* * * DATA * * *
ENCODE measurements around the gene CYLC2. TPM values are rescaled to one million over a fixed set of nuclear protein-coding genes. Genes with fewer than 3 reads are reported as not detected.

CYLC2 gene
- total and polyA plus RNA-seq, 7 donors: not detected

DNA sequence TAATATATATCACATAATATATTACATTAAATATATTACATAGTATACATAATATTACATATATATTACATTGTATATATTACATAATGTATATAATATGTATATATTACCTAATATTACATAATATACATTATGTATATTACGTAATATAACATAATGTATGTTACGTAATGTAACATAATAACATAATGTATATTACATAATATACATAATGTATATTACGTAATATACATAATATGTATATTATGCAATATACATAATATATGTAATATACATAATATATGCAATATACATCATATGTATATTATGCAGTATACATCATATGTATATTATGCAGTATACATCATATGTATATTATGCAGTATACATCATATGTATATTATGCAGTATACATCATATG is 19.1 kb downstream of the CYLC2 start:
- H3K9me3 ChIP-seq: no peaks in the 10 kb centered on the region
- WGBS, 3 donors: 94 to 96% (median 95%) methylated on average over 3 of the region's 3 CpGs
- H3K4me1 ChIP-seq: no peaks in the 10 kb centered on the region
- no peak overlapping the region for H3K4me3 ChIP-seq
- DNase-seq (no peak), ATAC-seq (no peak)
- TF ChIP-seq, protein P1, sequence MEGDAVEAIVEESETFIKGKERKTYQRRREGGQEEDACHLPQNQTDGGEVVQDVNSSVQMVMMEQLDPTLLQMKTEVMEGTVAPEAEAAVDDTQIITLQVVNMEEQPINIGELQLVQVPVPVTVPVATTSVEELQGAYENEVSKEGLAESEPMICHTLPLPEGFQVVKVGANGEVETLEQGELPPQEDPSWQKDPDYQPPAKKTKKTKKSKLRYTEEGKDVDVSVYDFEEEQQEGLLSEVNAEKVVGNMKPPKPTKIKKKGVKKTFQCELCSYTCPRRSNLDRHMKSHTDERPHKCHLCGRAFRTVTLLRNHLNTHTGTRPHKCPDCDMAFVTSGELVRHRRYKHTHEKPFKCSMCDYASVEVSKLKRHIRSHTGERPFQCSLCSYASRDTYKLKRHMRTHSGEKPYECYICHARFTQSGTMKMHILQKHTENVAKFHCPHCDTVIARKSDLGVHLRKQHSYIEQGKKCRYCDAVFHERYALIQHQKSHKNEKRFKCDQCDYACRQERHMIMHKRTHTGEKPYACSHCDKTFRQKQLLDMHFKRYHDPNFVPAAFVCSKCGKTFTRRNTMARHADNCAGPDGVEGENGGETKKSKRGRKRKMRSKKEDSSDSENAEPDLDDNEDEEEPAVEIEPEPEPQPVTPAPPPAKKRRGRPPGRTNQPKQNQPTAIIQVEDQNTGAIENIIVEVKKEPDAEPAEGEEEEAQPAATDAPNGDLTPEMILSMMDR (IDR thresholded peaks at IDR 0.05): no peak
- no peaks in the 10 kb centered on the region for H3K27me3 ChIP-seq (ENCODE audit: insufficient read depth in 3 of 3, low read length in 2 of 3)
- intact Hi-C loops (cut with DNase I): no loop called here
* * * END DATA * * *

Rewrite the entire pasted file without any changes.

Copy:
ENCODE measurements around the gene CYLC2. TPM values are rescaled to one million over a fixed set of nuclear protein-coding genes. Genes with fewer than 3 reads are reported as not detected.

CYLC2 gene
- total and polyA plus RNA-seq, 7 donors: not detected

DNA sequence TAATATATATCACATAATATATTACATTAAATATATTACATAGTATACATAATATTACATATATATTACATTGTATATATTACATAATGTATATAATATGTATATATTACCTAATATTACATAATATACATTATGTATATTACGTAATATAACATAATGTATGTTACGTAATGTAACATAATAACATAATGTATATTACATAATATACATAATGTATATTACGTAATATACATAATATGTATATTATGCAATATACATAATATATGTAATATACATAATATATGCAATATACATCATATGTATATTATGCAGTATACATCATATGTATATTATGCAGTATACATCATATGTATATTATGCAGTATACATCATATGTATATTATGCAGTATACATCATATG is 19.1 kb downstream of the CYLC2 start:
- H3K9me3 ChIP-seq: no peaks in the 10 kb centered on the region
- WGBS, 3 donors: 94 to 96% (median 95%) methylated on average over 3 of the region's 3 CpGs
- H3K4me1 ChIP-seq: no peaks in the 10 kb centered on the region
- no peak overlapping the region for H3K4me3 ChIP-seq
- DNase-seq (no peak), ATAC-seq (no peak)
- TF ChIP-seq, protein P1, sequence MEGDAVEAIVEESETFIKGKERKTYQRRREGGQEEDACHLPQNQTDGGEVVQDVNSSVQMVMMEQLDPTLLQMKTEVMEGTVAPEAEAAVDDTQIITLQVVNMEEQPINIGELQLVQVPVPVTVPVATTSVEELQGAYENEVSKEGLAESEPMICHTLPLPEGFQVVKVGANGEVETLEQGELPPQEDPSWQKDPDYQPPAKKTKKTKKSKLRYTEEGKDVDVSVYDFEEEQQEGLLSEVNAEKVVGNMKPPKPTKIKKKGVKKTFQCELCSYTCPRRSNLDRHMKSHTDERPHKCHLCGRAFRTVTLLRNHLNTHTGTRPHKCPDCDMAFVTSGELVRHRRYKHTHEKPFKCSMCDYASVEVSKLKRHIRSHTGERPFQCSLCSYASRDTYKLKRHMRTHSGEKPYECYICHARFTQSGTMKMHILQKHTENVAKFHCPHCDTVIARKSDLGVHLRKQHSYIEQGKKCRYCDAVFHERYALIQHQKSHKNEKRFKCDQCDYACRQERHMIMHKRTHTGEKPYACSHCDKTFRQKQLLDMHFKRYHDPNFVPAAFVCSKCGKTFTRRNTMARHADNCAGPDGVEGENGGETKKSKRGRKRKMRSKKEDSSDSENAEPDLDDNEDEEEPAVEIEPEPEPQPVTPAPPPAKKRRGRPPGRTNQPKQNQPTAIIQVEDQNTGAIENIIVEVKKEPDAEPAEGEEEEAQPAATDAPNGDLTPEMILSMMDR (IDR thresholded peaks at IDR 0.05): no peak
- no peaks in the 10 kb centered on the region for H3K27me3 ChIP-seq (ENCODE audit: insufficient read depth in 3 of 3, low read length in 2 of 3)
- intact Hi-C loops (cut with DNase I): no loop called here